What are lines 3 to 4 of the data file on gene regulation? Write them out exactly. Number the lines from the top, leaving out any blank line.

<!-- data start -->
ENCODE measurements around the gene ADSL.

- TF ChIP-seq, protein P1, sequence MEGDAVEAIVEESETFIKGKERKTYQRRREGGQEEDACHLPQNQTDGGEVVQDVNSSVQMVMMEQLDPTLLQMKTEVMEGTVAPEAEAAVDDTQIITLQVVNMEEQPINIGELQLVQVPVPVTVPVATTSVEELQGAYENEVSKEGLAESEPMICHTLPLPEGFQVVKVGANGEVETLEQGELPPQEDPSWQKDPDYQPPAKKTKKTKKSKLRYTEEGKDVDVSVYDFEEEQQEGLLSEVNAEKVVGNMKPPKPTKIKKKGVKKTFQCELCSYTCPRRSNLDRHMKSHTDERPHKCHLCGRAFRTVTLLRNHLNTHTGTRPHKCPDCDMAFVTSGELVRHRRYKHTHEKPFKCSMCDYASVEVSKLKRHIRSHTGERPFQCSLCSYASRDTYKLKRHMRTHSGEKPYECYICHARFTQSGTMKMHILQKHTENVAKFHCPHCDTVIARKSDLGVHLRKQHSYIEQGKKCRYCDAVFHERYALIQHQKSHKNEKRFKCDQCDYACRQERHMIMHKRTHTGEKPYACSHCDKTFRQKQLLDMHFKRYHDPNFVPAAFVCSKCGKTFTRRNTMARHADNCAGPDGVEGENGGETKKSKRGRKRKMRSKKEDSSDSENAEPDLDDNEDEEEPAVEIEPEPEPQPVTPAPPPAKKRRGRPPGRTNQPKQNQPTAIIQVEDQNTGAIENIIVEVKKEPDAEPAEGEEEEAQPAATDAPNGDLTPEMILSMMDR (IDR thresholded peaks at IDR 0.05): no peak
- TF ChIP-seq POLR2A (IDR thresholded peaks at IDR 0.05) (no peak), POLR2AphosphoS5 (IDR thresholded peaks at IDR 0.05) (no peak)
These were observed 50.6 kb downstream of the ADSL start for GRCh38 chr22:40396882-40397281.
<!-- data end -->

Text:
- TF ChIP-seq POLR2A (IDR thresholded peaks at IDR 0.05) (no peak), POLR2AphosphoS5 (IDR thresholded peaks at IDR 0.05) (no peak)
These were observed 50.6 kb downstream of the ADSL start for GRCh38 chr22:40396882-40397281.